Our important lesson we’ve learned is that GraphQL is really about collaboration, and the teams that get furthest are those who work closely together on their GraphQL API. To facilitate this collaboration, we built a schema registry that serves as the source of truth and a central collaboration point for GraphQL development, client and operation registries that track each known consumer of the data graph, and a trace warehouse that stores a structured log of each operation made against your schema. These registries all work together to give your team a precise understanding of your API, like knowing which clients are still accessing a deprecated field or determining which microservices a particular GraphQL query accesses.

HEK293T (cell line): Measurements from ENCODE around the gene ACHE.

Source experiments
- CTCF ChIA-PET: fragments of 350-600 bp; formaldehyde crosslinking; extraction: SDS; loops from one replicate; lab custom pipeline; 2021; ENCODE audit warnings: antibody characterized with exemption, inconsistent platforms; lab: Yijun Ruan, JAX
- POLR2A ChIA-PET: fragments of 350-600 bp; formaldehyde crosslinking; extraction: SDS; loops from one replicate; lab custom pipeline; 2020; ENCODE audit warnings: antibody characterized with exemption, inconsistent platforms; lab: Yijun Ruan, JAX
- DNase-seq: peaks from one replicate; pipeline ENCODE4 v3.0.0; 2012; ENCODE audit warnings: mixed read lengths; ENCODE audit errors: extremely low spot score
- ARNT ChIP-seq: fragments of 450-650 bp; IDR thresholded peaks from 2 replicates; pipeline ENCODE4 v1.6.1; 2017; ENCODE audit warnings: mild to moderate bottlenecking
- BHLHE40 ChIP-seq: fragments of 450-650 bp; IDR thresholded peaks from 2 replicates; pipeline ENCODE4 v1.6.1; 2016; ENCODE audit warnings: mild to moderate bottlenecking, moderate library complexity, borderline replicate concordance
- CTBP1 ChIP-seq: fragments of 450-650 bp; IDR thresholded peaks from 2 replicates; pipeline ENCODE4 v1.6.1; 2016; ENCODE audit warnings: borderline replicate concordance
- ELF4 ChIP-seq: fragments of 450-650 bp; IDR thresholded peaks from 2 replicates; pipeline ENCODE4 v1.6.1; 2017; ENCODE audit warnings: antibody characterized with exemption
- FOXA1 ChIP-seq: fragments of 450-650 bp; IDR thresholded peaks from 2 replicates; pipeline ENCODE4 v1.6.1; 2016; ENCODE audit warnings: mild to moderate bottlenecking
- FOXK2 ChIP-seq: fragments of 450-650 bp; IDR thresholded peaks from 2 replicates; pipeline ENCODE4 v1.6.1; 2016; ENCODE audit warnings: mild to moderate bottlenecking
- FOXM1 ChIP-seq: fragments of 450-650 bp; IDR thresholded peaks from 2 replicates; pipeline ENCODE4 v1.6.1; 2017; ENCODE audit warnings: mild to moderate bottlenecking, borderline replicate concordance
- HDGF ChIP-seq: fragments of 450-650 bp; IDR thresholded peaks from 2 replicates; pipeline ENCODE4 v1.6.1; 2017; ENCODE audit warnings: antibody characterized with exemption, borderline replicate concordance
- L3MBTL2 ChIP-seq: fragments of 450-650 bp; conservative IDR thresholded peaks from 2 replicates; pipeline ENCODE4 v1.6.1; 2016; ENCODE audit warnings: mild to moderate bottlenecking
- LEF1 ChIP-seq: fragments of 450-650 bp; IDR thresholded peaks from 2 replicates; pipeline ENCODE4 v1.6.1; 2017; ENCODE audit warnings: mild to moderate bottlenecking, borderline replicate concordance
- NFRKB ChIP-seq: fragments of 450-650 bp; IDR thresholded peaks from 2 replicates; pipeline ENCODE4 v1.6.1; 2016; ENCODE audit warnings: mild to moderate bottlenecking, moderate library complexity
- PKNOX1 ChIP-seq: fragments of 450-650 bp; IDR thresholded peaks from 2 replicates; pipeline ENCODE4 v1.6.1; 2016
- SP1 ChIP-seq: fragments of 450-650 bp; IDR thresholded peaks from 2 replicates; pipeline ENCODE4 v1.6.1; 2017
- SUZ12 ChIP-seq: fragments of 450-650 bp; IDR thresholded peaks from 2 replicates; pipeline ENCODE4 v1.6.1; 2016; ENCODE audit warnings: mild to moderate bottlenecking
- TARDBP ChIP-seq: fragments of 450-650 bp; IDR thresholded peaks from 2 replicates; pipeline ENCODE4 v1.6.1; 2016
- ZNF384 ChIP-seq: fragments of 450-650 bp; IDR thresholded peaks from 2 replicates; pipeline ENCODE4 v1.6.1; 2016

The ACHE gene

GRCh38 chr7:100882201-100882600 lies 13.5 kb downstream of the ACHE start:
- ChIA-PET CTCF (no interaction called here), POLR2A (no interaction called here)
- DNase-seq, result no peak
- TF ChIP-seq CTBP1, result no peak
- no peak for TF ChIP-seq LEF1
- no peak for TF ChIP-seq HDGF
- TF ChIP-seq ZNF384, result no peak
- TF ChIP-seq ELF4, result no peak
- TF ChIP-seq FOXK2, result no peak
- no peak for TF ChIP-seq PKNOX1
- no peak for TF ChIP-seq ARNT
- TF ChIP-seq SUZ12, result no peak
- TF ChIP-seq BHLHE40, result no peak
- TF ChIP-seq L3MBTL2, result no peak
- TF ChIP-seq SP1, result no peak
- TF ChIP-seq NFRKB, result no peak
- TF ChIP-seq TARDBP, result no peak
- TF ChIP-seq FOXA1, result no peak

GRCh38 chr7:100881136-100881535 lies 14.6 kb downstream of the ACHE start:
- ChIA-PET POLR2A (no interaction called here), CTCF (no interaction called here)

On top of these, we built new tools and workflows for GraphQL developers. The new Apollo VS Code plugin puts valuable information about your schema — like the average latency of a specific field — right at your fingertips at development time. A plugin for Apollo Server implements safelisting, locking your API down to trusted, pre-registered operations. We also added schema validation, which tests a proposed schema against the known set of operations observed in production, returning a list of affected clients for each breaking change.